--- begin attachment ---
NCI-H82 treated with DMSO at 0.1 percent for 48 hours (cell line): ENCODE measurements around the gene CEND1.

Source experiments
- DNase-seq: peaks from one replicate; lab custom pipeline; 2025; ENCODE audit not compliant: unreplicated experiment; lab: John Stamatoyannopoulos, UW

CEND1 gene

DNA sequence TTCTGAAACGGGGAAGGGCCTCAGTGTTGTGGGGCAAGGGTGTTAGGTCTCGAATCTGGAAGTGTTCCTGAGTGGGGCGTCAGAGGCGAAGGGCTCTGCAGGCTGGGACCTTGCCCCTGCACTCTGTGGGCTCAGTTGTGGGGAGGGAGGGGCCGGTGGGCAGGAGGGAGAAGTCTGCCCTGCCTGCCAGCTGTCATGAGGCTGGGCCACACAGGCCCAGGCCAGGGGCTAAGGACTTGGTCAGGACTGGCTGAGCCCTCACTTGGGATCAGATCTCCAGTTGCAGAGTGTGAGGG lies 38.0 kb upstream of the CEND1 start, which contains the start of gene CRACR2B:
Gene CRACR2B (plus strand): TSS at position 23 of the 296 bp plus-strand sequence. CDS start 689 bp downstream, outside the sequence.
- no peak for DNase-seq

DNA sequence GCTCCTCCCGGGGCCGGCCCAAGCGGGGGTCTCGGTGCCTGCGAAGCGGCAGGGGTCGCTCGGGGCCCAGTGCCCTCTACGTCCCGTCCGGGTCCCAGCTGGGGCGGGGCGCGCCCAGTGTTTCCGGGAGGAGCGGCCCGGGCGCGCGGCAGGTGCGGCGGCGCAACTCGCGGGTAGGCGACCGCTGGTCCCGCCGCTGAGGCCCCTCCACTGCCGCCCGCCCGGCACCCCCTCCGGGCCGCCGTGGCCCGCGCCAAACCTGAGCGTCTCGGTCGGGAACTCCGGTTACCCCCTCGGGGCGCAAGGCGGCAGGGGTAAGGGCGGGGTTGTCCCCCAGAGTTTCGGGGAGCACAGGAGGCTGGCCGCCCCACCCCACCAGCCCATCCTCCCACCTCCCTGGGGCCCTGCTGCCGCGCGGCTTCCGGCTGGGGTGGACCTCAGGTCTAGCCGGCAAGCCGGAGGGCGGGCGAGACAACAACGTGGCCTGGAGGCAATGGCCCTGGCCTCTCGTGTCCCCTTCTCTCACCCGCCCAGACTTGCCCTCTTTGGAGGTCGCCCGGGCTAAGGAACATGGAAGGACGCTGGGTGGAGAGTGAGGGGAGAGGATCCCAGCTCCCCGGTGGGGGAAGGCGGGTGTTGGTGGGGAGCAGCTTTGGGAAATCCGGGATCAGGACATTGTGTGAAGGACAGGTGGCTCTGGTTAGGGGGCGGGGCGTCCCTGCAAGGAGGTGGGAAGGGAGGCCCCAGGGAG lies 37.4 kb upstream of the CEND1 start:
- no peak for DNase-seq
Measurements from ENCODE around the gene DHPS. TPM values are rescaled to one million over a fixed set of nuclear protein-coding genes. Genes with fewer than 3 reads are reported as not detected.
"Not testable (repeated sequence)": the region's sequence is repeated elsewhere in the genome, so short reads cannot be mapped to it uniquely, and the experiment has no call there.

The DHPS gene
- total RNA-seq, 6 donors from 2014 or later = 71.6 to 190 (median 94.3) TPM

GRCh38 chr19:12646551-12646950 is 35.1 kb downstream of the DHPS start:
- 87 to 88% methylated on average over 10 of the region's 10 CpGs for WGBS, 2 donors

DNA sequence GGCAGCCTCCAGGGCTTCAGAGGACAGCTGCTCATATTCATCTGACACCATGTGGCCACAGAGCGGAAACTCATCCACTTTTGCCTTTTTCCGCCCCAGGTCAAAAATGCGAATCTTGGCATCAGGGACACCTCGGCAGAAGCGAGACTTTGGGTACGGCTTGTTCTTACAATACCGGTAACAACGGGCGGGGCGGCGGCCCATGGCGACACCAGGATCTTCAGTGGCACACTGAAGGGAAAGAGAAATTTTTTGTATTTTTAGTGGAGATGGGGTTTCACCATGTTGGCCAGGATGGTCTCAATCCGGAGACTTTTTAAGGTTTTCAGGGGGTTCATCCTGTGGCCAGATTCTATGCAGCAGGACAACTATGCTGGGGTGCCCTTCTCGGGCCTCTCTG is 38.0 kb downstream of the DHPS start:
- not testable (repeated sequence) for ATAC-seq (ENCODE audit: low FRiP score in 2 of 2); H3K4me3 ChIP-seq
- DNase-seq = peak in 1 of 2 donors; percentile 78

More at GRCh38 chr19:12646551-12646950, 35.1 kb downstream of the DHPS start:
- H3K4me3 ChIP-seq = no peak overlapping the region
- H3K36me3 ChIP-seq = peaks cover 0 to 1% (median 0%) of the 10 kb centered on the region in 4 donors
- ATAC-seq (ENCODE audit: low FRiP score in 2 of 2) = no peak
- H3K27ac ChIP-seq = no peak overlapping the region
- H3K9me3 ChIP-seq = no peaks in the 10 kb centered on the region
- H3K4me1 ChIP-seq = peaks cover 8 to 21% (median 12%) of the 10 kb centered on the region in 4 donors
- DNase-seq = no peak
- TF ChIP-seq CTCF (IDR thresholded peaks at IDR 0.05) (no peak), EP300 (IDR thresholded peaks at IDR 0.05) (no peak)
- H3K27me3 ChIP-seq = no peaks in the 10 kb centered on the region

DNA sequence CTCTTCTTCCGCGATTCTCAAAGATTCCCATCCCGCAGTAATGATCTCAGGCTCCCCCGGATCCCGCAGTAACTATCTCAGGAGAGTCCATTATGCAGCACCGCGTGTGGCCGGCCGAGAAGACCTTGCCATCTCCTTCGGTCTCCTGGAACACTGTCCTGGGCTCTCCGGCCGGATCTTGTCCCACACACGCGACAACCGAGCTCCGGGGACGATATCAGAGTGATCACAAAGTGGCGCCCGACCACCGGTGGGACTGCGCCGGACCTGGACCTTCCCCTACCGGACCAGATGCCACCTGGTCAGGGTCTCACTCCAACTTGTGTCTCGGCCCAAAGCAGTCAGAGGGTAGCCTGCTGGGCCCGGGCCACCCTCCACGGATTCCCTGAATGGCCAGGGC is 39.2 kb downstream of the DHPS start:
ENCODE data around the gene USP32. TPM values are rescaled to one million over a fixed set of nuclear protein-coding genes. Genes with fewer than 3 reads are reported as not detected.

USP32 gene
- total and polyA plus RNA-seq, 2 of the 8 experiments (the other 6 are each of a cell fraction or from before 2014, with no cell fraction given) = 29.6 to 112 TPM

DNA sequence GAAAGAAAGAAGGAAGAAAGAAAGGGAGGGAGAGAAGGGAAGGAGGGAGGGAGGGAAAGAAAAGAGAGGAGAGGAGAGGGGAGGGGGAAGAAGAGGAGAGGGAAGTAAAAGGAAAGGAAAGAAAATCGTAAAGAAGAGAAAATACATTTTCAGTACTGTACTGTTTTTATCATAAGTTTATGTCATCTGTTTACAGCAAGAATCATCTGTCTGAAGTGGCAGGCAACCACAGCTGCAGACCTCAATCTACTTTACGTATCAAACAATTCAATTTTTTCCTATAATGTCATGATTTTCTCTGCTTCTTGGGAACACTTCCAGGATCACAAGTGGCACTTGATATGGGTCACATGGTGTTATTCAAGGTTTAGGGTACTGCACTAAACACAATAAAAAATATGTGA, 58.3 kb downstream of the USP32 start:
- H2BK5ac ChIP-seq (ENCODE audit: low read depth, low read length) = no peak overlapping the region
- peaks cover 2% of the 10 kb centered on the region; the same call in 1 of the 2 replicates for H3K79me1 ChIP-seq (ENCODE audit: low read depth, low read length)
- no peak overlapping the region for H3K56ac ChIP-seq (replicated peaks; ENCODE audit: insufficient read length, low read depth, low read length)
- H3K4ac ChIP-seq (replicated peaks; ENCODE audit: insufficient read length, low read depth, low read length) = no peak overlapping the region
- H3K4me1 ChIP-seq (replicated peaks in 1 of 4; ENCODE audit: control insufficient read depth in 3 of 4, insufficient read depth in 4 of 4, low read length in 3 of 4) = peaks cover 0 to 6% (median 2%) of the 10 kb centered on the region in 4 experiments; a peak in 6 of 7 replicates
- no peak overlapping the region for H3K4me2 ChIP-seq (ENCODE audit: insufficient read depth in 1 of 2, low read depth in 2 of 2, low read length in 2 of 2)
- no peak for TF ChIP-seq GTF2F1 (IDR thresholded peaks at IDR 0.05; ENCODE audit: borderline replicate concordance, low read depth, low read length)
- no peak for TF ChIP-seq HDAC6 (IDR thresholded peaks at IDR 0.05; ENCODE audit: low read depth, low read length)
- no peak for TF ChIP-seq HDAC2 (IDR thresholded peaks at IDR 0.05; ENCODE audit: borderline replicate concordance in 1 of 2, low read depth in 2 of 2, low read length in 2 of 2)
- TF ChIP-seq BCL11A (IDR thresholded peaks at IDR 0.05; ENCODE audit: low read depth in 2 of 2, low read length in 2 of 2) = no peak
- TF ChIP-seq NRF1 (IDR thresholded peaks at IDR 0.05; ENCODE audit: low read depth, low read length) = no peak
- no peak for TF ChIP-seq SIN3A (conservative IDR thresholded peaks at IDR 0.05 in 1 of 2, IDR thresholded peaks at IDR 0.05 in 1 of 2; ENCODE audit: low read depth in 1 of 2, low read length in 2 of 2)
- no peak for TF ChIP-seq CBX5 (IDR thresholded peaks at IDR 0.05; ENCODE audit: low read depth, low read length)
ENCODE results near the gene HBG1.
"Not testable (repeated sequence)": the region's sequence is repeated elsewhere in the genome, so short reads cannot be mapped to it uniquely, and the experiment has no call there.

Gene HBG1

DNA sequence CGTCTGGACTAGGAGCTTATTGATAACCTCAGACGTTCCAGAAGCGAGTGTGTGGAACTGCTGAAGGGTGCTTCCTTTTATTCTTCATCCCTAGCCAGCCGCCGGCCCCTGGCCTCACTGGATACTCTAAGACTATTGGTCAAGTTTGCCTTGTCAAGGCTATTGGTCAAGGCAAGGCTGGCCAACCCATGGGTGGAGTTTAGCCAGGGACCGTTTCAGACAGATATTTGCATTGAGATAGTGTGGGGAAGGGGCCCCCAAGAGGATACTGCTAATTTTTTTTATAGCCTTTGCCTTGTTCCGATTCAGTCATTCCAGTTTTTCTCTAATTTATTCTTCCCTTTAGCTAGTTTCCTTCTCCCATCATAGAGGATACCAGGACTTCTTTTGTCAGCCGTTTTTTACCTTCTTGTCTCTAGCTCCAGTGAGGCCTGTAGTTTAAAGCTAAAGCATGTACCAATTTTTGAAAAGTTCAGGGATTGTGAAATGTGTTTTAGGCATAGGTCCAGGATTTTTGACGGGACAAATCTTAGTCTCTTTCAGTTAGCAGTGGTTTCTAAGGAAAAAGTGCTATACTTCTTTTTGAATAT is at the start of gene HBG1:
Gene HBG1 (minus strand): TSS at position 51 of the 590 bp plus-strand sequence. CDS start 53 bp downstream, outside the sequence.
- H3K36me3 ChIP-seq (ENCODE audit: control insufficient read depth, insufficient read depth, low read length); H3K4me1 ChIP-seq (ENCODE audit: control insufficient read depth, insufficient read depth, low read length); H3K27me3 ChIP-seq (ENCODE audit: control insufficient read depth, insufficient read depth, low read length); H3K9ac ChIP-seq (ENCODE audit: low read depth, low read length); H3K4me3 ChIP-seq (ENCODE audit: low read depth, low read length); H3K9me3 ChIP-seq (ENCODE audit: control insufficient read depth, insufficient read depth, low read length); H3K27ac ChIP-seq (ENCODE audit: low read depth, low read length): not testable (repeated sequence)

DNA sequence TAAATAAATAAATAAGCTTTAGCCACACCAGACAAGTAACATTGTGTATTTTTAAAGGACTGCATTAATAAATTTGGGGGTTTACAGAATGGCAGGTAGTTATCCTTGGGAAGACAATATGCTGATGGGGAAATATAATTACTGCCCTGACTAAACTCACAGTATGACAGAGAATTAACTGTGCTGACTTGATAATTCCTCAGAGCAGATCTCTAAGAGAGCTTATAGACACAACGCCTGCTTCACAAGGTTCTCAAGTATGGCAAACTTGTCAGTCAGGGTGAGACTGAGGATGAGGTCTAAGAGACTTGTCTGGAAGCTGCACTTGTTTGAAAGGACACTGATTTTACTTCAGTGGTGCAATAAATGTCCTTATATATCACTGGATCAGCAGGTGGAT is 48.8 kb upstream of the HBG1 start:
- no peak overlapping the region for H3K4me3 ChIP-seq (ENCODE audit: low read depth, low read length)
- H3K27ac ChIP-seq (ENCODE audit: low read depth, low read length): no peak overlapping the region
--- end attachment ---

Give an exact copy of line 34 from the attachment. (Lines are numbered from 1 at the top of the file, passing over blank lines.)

- H2BK5ac ChIP-seq (ENCODE audit: low read depth, low read length) = no peak overlapping the region